Discussion in 'Homework Help' started by Teee, Dec 4, 2012.
Can I know how can I calculate the diode current and current flowing through each resistors?
Try use thevenin's theory and reduce the circuit to a single Voltage source with series resistor.
If you haven't had Thevenin's Theorem yet (or even after you have replaced the circuit as seen by the diode by the Thevenin's equivalent), you want to first determine if the diode is forward biased or not. Perhaps the simplest way to do this is to remove the diode from the circuit and analyze the modified circuit to find the voltage across the nodes where the diode was. If this voltage would result not result in the diode being forward biased, then you are done since putting the diode back in the circuit would not significantly change anything. But if that voltage would result in the diode being forward biased, then replace the diode in the circuit with a 0.7V battery to hold the voltage between the two nodes equal to the forward diode drop (from the figure I am assuming that the diode model you are using assumes that, when forward biased, the diode will have 0.7V across it regardless of the current through it). Then reanalyze the circuit and whatever current is flowing in the battery is the same current that would be flowing in the diode if you put the diode back into the circuit (in place of the 0.7V battery).
Thanks, how can I prove that method work? I think it will have big difference if we remove diode.
I don't understand the question. Are you asking how to prove that the analysis method I described will lead to a valid result?
If the diode is reverse-biased, then removing it will have no effect. If it is forward-biased, then removing it will have a significant effect. The point of analyzing the circuit with the diode removed is only to determine if the diode will be forward biased or not when it is inserted back into the circuit.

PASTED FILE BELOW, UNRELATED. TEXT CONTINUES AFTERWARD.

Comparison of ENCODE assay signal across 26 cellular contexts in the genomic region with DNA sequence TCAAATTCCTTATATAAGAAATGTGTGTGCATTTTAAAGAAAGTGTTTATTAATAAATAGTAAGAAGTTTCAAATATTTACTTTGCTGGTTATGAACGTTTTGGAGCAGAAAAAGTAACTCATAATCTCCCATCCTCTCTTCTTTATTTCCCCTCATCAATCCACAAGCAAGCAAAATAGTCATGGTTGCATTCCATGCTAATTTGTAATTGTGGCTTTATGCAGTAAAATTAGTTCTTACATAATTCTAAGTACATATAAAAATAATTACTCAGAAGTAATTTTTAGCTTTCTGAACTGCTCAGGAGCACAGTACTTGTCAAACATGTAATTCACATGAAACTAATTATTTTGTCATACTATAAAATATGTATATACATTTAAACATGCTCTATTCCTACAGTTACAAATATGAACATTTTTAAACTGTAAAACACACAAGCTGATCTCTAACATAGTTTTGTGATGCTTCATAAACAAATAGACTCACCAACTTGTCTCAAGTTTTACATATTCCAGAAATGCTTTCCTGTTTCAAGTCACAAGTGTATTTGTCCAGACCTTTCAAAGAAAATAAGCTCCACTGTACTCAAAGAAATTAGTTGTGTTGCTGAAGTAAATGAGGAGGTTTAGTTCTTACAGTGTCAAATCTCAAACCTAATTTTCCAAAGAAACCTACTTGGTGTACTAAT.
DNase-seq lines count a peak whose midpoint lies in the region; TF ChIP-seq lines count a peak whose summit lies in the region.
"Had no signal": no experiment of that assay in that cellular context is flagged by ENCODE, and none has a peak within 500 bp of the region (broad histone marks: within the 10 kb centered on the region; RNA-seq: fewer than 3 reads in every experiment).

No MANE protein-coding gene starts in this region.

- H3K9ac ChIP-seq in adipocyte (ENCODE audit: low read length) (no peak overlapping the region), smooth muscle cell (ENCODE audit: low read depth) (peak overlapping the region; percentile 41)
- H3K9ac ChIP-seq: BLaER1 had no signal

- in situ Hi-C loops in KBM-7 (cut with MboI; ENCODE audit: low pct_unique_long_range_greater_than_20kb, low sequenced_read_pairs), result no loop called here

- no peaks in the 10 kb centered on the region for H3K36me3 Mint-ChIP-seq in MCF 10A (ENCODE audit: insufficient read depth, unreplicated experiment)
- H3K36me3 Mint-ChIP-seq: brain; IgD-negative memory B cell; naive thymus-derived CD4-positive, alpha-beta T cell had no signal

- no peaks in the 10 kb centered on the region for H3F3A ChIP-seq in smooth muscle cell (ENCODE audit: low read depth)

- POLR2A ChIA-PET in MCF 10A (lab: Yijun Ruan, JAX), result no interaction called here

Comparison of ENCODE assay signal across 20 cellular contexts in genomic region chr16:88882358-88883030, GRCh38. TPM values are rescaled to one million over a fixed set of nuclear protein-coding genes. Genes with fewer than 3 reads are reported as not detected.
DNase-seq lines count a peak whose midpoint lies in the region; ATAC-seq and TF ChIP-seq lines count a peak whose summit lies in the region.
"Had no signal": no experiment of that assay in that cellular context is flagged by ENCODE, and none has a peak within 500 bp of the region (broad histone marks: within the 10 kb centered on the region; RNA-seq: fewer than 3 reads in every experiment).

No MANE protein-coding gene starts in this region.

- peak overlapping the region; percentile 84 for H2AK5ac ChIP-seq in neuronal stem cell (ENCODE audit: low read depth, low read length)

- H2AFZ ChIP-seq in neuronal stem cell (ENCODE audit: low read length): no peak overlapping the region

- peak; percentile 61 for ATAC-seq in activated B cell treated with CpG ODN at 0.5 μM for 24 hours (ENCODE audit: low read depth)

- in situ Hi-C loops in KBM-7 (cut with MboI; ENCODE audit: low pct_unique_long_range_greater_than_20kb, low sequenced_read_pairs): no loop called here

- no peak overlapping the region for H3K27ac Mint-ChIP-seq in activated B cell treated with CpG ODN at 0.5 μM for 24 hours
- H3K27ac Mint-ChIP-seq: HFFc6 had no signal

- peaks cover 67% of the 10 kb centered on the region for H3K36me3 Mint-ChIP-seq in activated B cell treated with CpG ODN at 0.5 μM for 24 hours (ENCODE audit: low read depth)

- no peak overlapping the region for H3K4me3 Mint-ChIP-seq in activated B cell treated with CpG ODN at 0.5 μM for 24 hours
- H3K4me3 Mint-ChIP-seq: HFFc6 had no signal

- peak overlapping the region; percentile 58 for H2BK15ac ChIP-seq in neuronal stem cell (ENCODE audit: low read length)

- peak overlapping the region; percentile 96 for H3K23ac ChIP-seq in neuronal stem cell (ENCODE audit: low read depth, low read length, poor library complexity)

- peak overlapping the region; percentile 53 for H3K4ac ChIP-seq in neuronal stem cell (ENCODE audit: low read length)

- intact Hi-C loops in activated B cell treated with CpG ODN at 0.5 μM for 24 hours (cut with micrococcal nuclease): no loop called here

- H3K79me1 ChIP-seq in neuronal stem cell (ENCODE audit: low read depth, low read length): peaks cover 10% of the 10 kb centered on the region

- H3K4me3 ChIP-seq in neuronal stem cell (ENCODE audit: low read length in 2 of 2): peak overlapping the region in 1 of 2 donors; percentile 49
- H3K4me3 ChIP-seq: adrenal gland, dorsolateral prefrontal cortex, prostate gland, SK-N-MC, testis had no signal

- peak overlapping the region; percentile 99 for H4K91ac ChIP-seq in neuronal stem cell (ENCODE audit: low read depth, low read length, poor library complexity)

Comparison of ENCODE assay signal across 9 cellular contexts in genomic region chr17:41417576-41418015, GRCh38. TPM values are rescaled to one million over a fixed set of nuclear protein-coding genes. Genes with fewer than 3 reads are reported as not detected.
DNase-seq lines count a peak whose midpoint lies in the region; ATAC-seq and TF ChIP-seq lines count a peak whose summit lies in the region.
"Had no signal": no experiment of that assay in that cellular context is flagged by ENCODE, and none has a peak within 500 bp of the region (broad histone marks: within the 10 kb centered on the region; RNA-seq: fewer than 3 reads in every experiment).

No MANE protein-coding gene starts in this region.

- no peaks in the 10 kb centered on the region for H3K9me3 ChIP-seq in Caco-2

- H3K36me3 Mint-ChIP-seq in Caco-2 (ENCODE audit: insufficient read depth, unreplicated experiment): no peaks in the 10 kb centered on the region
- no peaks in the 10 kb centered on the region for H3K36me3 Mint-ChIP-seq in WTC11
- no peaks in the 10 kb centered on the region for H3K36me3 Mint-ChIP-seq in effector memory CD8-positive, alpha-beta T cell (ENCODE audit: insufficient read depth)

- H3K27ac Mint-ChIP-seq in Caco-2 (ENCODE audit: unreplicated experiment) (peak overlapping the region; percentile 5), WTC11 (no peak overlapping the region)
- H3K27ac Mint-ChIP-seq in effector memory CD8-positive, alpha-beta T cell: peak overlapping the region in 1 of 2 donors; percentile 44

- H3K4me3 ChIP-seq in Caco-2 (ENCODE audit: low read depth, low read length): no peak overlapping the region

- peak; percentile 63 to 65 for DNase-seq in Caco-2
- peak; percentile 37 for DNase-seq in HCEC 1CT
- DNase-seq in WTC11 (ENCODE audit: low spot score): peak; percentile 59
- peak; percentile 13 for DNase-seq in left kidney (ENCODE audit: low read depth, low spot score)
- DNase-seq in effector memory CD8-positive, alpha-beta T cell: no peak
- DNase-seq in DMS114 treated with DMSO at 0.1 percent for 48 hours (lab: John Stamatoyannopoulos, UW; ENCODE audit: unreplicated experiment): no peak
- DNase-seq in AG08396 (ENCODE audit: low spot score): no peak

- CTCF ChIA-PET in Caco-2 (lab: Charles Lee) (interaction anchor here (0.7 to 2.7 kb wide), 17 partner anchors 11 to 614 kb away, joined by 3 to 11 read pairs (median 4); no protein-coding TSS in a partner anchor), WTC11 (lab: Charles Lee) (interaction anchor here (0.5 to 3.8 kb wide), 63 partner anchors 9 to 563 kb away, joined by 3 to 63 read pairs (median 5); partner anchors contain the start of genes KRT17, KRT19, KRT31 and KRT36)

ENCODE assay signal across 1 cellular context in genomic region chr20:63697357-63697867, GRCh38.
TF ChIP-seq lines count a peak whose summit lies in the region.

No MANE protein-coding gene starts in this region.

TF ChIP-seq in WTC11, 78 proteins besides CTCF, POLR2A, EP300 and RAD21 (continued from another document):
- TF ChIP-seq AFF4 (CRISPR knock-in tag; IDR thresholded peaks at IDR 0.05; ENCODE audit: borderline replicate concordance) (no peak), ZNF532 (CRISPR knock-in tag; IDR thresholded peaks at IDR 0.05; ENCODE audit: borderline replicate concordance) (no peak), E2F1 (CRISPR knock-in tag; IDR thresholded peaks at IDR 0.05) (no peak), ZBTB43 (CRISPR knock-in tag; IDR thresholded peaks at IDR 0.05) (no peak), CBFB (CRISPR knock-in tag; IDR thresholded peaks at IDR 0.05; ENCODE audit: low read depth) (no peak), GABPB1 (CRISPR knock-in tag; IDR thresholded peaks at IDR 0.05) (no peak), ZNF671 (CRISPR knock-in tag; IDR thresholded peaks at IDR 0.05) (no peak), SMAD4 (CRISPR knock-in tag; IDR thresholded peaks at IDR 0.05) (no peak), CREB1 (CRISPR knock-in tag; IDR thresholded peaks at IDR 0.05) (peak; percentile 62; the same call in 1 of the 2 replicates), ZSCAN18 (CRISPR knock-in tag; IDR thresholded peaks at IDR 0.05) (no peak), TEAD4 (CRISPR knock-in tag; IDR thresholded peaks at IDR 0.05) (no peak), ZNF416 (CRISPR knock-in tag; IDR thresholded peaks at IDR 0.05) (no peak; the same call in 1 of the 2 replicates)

you need to determine whether the diode will turn on or not given the conditions. This is done by removing the diode and analyzing the circuit without it. Questions to answer are usually two - is it forward biased and is there enough voltage to turn it on (in this case 0.7V).
I mean, for example, if I remove the diode and then I recaculate the voltage between anode and cathode in the circuit. If the voltage is Vd=0.3 V, how can I know that if I insert the diode into circuit, the diode will be reverse-biased?
I understand your point that If the diode is reverse-biased, then removing it will have no effect but what about the invert?
If you come up with Vd=0.3V, then when you put the diode back in the circuit, will it begin to conduct or not. Imagine the moment just as you put it between two points that have a voltage that will forward bias the diode by 300mV. Will current start to flow in the diode (and we mean enough current to have a noticeable impact on the circuit)? If it will, then the diode is forward biased and you have to reanalyze the circuit with that knowledge. If not, then you are done.